Gov’t Moves Ahead With Plans to Create Single ICT Regulator

Photo: Donald De la Haye Science, Energy and Technology Minister, Dr. the Hon. Andrew Wheatley (centre), is greeted by Spectrum Management Authority (SMA) Managing Director, Dr. David McBean, on arrival at The Jamaica Pegasus hotel in New Kingston on Wednesday (November 23), for the entity’s 15th Anniversary Awards Dinner. At left is Opposition spokesman on Energy and Mining, Phillip Paulwell.

Story Highlights

  • The Government is moving ahead with plans to establish a single regulator for the Information and Communications Technology (ICT) sector.
  • Science, Energy and Technology Minister, Dr. the Hon. Andrew Wheatley, said the legislative and regulatory changes necessary to facilitate the move are expected to be brought to Parliament in 2017.
  • Minister Wheatley noted that the objective is to ensure cohesion across the sector “thereby creating a more modern fit-for-purpose framework”.

The Government is moving ahead with plans to establish a single regulator for the Information and Communications Technology (ICT) sector.

Science, Energy and Technology Minister, Dr. the Hon. Andrew Wheatley, said the legislative and regulatory changes necessary to facilitate the move are expected to be brought to Parliament in 2017.

He noted that the objective is to ensure cohesion across the sector “thereby creating a more modern fit-for-purpose framework”.

The Minister was speaking at the Spectrum Management Authority’s (SMA) 15th Anniversary Awards Dinner at The Jamaica Pegasus hotel in New Kingston on Wednesday, November 23.

Meanwhile, he noted the urgency for Jamaica to make the transition from analogue to digital transmission.

He pointed out that a number of countries have already made the switch, enabling them to deliver more high-quality content in order to meet market demand.

“In the case of the United States, this switch has helped to free up valuable broadcast spectrum for public-safety communications by groups such as the police, fire departments and rescue squads,” he pointed out.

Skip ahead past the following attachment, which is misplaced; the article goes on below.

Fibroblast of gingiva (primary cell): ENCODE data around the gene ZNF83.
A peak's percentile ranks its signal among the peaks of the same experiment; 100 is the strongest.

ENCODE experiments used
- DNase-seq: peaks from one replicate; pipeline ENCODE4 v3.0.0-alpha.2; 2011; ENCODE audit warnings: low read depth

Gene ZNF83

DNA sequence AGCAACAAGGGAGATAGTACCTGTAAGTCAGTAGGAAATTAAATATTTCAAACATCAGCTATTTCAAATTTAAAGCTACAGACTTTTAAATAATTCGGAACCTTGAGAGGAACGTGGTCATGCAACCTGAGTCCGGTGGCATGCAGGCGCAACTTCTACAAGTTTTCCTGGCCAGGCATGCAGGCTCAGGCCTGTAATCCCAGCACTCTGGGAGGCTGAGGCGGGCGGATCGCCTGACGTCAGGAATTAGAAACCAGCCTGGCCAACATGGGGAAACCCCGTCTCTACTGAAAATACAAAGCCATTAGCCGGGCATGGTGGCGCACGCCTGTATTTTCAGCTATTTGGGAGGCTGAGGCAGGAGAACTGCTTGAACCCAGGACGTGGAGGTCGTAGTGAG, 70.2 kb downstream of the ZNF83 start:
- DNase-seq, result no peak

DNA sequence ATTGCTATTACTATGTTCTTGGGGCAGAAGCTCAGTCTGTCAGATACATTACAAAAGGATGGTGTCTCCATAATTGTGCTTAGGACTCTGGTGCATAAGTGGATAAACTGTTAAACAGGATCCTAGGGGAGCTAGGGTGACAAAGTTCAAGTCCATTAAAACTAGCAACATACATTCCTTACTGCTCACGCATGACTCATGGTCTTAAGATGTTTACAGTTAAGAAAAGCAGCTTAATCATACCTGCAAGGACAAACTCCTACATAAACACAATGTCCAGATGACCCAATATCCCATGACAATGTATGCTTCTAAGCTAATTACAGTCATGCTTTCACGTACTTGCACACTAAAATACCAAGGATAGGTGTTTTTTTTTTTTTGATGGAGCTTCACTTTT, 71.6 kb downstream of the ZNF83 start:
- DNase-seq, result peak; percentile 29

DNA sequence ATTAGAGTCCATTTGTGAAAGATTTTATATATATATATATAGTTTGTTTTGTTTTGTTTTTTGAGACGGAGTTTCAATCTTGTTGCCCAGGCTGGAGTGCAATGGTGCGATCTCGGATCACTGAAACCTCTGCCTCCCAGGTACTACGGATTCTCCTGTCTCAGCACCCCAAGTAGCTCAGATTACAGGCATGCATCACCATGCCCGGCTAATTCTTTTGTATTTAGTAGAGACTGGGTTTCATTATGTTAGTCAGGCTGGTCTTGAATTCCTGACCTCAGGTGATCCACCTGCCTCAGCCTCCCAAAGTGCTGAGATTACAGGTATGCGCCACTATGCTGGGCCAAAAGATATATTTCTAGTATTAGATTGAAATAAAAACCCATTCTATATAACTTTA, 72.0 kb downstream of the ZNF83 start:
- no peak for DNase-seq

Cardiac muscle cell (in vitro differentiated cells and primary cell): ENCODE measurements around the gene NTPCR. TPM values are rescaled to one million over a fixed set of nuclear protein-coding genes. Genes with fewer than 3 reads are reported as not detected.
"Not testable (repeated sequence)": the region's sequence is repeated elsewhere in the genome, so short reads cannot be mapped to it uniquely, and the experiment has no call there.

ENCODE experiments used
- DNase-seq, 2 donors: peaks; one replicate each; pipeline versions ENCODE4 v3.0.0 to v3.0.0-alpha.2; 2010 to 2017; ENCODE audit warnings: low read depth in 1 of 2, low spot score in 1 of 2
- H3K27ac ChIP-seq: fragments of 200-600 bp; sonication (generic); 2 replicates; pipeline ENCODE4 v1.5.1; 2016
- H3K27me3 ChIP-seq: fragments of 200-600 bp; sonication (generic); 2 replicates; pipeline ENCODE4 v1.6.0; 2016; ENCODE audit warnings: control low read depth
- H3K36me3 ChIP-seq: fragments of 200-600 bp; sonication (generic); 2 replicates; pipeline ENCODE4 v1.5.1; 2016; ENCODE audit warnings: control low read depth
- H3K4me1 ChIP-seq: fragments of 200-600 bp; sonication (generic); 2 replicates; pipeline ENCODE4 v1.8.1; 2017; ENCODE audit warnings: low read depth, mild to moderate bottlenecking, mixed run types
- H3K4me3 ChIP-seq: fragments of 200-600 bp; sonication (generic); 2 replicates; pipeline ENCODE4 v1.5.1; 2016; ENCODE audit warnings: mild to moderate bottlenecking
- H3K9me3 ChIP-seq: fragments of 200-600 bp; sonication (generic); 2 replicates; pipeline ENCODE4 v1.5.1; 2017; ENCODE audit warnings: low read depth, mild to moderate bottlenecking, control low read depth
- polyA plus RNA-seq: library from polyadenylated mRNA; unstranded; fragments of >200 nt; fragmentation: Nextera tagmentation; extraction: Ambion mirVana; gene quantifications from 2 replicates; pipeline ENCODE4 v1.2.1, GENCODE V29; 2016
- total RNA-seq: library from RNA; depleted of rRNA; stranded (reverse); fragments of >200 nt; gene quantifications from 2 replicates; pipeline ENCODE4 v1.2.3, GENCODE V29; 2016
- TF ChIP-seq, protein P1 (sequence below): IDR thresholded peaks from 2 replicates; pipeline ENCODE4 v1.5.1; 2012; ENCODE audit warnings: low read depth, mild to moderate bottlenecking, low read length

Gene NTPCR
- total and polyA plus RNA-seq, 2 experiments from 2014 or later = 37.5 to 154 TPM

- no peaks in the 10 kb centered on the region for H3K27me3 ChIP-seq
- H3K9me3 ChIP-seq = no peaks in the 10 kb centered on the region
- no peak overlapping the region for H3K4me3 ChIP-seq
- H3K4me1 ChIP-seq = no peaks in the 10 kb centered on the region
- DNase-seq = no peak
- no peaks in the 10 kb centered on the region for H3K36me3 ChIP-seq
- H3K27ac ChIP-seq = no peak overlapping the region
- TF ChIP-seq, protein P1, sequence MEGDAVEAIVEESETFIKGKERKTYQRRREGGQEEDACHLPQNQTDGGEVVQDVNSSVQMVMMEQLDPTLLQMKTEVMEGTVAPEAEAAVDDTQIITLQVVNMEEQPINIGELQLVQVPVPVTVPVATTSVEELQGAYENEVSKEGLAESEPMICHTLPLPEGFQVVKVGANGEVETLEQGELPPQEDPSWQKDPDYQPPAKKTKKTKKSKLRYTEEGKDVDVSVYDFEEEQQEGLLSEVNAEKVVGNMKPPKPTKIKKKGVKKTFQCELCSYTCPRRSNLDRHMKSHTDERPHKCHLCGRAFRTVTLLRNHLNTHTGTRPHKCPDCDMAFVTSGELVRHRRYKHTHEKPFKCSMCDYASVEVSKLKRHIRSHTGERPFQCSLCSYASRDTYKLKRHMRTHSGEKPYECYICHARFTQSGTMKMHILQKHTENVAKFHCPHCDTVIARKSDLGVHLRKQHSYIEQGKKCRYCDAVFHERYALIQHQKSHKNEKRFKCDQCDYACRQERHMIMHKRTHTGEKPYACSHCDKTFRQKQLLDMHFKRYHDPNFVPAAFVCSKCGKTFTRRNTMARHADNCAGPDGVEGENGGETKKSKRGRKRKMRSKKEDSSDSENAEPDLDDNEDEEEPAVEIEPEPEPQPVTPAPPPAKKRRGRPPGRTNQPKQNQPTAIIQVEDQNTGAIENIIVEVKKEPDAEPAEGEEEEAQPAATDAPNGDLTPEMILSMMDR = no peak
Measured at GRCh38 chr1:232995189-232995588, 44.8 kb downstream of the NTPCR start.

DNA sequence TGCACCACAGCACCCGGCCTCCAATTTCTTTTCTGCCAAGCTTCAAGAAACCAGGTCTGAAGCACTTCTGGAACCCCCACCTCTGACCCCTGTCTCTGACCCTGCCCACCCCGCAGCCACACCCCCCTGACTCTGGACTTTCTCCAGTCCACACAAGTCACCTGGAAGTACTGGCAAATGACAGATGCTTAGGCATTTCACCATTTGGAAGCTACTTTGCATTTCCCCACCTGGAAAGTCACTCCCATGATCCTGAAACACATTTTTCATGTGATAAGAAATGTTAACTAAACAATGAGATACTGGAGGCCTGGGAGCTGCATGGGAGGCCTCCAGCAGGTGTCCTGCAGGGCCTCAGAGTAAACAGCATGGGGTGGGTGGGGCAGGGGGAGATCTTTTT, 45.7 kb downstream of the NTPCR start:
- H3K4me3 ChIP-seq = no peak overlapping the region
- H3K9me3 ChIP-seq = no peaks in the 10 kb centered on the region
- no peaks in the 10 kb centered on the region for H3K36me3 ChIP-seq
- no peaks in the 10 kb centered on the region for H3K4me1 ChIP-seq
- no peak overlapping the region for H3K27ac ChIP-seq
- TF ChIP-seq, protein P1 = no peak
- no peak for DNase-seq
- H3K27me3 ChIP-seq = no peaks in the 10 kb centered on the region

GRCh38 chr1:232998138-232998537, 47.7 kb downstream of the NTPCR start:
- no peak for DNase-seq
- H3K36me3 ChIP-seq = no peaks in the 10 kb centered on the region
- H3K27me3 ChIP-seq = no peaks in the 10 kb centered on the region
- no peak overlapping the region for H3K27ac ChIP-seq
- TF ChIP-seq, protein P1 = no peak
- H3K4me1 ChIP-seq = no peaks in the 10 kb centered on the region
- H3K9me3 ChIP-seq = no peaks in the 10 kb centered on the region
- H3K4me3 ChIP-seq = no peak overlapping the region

“As a country, in order to keep apace of the changes (we) must fully comply and move to digital transmission,” he stressed.

Digital transmission allows for better picture and audio quality and for more programmes to be transmitted in the same channel bandwidth, in comparison to analogue, which transmits a single programme on a channel and is also susceptible to interference.

The proposed date for the nation’s television stations to commence test broadcast in digital format is 2018.

Dr. Wheatley underscored the SMA’s role in ensuring that the country is “ready and prepared to make the digital switch and to secure our place in the digital society”.
“While we enjoy the advances in communication and technology, we, as a people, need to plan for the future. We have spoken about creating a knowledge-based society, but in order for us to truly achieve that objective, we have to ensure that ICT gets the necessary recognition as a significant, if not major, pillar for economic growth and development,” he said.

The SMA used its anniversary awards dinner to honour 24 members of staff for between five and 15 years of service.

An entity of the Science, Energy and Technology Ministry, the SMA is the national regulator for the radio frequency spectrum and serves as an advisory body to the Minister.

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